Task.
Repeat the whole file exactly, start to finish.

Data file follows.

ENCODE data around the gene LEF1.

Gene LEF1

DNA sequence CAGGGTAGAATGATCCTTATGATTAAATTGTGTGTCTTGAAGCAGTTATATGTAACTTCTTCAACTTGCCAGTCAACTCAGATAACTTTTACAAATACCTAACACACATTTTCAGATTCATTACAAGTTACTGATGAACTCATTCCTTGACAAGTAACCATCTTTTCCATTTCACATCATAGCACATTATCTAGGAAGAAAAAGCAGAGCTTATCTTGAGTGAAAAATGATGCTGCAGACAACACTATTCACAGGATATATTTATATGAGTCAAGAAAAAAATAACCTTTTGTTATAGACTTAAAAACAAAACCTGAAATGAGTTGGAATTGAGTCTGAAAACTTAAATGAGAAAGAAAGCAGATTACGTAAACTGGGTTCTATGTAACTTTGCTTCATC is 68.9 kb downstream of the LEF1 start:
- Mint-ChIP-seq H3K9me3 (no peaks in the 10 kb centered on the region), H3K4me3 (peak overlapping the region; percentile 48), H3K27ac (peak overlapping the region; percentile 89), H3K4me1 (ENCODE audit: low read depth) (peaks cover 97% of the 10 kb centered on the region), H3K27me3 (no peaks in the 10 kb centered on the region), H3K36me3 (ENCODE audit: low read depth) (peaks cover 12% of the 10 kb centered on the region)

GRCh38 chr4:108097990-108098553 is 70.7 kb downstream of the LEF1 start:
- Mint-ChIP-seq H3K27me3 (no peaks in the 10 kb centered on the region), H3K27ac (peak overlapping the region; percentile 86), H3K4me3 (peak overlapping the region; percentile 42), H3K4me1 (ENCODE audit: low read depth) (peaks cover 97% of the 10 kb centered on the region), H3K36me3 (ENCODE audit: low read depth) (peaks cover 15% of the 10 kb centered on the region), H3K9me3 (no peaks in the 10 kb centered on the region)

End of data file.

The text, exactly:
ENCODE data around the gene LEF1.

Gene LEF1

DNA sequence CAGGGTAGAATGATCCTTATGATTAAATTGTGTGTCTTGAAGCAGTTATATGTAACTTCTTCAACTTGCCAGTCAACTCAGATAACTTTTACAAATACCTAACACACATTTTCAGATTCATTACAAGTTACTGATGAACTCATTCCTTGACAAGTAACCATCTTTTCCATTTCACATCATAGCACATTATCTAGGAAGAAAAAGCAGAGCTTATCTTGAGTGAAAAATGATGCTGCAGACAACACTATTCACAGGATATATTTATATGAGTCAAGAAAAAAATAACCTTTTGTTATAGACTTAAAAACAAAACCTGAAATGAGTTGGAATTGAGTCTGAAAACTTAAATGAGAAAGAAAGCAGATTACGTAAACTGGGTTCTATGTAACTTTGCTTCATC is 68.9 kb downstream of the LEF1 start:
- Mint-ChIP-seq H3K9me3 (no peaks in the 10 kb centered on the region), H3K4me3 (peak overlapping the region; percentile 48), H3K27ac (peak overlapping the region; percentile 89), H3K4me1 (ENCODE audit: low read depth) (peaks cover 97% of the 10 kb centered on the region), H3K27me3 (no peaks in the 10 kb centered on the region), H3K36me3 (ENCODE audit: low read depth) (peaks cover 12% of the 10 kb centered on the region)

GRCh38 chr4:108097990-108098553 is 70.7 kb downstream of the LEF1 start:
- Mint-ChIP-seq H3K27me3 (no peaks in the 10 kb centered on the region), H3K27ac (peak overlapping the region; percentile 86), H3K4me3 (peak overlapping the region; percentile 42), H3K4me1 (ENCODE audit: low read depth) (peaks cover 97% of the 10 kb centered on the region), H3K36me3 (ENCODE audit: low read depth) (peaks cover 15% of the 10 kb centered on the region), H3K9me3 (no peaks in the 10 kb centered on the region)